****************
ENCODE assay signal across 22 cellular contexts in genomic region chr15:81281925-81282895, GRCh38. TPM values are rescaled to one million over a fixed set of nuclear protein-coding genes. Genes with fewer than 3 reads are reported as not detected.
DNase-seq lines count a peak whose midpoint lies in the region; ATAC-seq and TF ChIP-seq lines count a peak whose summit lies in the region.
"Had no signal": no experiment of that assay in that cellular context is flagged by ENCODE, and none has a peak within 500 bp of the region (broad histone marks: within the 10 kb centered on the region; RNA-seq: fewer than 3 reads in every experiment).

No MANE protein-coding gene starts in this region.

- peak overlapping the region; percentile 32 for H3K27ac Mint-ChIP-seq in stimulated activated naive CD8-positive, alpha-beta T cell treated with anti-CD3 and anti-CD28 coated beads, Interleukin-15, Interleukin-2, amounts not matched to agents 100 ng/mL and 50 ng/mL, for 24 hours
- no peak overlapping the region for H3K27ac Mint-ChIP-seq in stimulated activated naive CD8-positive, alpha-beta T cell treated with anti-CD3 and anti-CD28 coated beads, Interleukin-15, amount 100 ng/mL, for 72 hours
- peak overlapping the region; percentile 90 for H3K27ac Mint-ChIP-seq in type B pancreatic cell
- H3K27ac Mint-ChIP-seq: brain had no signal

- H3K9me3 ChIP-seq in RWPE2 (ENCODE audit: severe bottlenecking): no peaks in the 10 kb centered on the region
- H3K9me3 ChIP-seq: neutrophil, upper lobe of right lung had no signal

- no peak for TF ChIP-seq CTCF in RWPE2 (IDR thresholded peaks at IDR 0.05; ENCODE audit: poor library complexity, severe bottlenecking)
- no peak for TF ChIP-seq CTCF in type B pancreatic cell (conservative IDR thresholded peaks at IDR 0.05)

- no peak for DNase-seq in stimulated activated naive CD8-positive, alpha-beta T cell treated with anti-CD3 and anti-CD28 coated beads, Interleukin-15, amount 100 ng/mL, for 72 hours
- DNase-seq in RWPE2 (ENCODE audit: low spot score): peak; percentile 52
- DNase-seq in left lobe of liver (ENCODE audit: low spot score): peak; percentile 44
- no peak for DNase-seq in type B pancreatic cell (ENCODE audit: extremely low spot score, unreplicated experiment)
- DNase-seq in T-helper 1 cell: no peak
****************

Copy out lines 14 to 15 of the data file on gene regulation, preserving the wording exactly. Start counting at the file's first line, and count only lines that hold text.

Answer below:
- DNase-seq in RWPE2 (ENCODE audit: low spot score): peak; percentile 52
- DNase-seq in left lobe of liver (ENCODE audit: low spot score): peak; percentile 44